this discovery phase. Stages 3 and 4 are the second test phase,
giving learners opportunities to report what they hear from the
DVD and also from personal experience, thus catering to as many
learners as possible through engaging tasks with both guided and
freer speaking and active, participatory listening. Learners will
have reason to listen out of curiosity: what they did not see in
the DVD and to learn about their peer.
Acklam, Richard and Sally Burgress. 2001. Advanced Gold
Coursebook. Pearson Education.
Thompson, Geoff. 1996. 'Some misconceptions about communicative
language teaching.' ELT Journal, Volume 50/1 January 1996. Oxford
Yule, George, Terrie Mathis, and Mary Frances Hopkins. 1992. 'On
reporting what was said.' ELT Journal, Volume 46/3 July 1992.
Oxford University Press.
Yule, George. 1998. Explaining English Grammar. Oxford University
To view the plan
The Year 2005 - a simple quiz to provoke speaking skills practice.
To view the quiz
Thanks to Greg.
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I teach in Portugal in a school which is a perfectly pleasant
place to work except that they are completely clueless about
testing students. Most of the students are aged from seven to
seventeen, and are aiming at some time to take Cambridge exams.
Another teacher and I have a fairly good idea how to put together
tests that will provide a fair and balanced measure of the
students' progress. However, we expect to meet some resistance as
the school has been using the same archaic test methods for many
years. We want to back up our arguments with written matter - you
know how people love to believe the printed word.
Can anyone recommend a book or two (ideally by a respected
author) that will outline some of the testing methods preferred
by modern EFL schools?
I'm just wondering if anyone is pursuing or has pursued the Asian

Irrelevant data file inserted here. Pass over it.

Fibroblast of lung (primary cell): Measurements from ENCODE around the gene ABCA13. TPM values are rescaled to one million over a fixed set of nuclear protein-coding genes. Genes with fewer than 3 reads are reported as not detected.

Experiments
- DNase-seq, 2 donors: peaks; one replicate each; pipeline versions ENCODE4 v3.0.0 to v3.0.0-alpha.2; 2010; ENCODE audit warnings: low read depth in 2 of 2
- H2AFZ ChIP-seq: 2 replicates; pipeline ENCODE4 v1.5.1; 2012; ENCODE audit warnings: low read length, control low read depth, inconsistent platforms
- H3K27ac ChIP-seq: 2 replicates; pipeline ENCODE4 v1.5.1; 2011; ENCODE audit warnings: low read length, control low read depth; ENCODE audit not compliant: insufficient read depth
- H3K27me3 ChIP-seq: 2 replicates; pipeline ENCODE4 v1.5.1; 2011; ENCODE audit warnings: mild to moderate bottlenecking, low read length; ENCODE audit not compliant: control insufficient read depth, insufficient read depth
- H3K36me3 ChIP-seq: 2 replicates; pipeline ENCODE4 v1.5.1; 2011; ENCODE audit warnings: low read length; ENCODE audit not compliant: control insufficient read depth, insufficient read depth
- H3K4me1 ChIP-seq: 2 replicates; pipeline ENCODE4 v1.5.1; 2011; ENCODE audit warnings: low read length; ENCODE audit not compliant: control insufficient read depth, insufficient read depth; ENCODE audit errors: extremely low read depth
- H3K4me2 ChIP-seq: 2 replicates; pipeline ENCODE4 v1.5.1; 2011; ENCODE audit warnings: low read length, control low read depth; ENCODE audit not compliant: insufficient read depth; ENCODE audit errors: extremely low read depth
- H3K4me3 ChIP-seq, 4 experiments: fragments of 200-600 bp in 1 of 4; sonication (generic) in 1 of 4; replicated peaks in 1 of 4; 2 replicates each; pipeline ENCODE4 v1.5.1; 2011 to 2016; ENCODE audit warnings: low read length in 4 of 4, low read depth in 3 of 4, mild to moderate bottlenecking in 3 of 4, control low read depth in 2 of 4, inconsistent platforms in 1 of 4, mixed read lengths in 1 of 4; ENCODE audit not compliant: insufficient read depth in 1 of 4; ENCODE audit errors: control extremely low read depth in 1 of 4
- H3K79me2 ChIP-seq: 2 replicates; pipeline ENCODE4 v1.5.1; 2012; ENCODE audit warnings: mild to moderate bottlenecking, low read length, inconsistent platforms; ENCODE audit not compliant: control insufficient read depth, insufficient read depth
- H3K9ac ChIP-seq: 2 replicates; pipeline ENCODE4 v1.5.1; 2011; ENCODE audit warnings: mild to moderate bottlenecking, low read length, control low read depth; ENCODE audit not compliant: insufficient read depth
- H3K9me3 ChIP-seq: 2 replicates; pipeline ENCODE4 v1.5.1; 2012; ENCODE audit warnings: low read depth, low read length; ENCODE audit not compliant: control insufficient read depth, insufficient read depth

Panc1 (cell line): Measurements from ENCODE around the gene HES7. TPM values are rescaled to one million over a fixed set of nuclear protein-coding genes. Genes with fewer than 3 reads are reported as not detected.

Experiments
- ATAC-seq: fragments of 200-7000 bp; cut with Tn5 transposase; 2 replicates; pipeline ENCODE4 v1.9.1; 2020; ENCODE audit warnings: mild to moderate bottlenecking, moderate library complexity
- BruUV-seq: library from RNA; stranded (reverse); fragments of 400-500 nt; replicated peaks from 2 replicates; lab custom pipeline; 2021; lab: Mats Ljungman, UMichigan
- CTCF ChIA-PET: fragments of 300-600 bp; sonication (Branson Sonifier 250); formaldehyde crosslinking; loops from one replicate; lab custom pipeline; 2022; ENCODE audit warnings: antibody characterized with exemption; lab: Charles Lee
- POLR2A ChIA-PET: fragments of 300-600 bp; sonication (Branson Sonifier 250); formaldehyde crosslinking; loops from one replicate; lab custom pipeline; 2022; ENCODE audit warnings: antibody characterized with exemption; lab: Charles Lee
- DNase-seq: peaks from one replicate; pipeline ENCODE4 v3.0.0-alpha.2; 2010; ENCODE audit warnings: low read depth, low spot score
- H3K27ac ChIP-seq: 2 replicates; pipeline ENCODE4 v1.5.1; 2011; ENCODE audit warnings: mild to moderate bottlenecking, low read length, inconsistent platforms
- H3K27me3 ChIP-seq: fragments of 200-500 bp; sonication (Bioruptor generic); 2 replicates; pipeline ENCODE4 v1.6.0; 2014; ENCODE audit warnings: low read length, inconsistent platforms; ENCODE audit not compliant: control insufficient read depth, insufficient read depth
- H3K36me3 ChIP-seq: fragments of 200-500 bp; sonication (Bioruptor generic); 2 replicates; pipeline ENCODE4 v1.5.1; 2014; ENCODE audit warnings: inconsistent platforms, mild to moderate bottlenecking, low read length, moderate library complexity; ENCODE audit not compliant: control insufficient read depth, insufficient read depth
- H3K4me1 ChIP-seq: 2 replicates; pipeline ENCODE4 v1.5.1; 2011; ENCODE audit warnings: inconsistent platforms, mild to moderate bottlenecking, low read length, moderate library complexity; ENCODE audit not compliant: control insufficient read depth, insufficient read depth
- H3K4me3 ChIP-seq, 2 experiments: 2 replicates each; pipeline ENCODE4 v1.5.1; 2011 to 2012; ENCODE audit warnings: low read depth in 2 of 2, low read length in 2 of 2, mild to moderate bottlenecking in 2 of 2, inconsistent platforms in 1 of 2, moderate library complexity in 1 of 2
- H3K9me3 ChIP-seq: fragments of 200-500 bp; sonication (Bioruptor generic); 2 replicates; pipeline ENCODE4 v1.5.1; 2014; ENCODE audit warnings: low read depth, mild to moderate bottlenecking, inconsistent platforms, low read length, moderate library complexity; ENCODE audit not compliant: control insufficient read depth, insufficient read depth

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CV posted & looking for offers.
Hi, my name is Joy from ETEC (English Teachers' Employment
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3. TEACHING LINKS
If you have visited a site that you think would be beneficial for
all or would like your site to appear here, please get in touch.
New Year Resolutions article for the classroom, including a brief
summary of NY traditions in a selection of countries.
An article for a lesson focus for the internet-focussed learner
about the most frequent searches made on the internet during the
And similarly, the 2005 Google Year End Zeitgeist
Business cartoons to use as a springboard.
Biz lesson plan from Biz/Ed - lots of other materials to check
'The Earth Calendar is a daybook of holidays and celebrations
around the world.' Useful for lesson planning.
4. DAYS OF THE MONTH
A few days to plan your lessons around in January:
1st - New Year's Day
6th - Three King's Day
8th - Elvis Presley's official birthday
20th - Martin Luther King Jr Day
22nd - Chinese New Year
25th - Robert Burns' Day - Scotland's national poet
26th - Australia Day
To see the list of Days
Wikipedia's excellent focus on days of the year:
Some holiday origins.
5. BOOK REVIEW
'English for Business Life' - Elementary & Pre-Intermediate
Courses by Ian Badger & Pete Menzies (Marshall Cavendish). An
excellent course series for the business student.
To read the review
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7. PS - Internet/computer-related links from SiteSkimmer.com
A few computer use rules of thumb:
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- use firewall software
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- install security patches that software providers offer
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- don't respond to spam - just delete & forget
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The following links are taken from the SiteSkimmer.com
Linkletters. Sent out free every fortnight, fifteen links every
issue to follow up & help you enjoy the internet. To subscribe:
Relax with random pics, videos, facts, laws, phobias....
All about Thai food!
How many seconds can you survive?
'Musings of a design junky.'
Find out 'Things Other People Accomplished When They Were Your Age' - just type in your age to see.
Spherical Perspective - a brief tutorial - 'I'm here to undermine
your world view. We always assume that what we are taught about perspective is the way we actually see. But it's not.'
Travel & explorer literature.
'The National Recording Preservation Board, mandated by the
National Recording Preservation Act of 2000, is an advisory group
bringing together a number of professional organizations and
expert individuals concerned with the preservation of recorded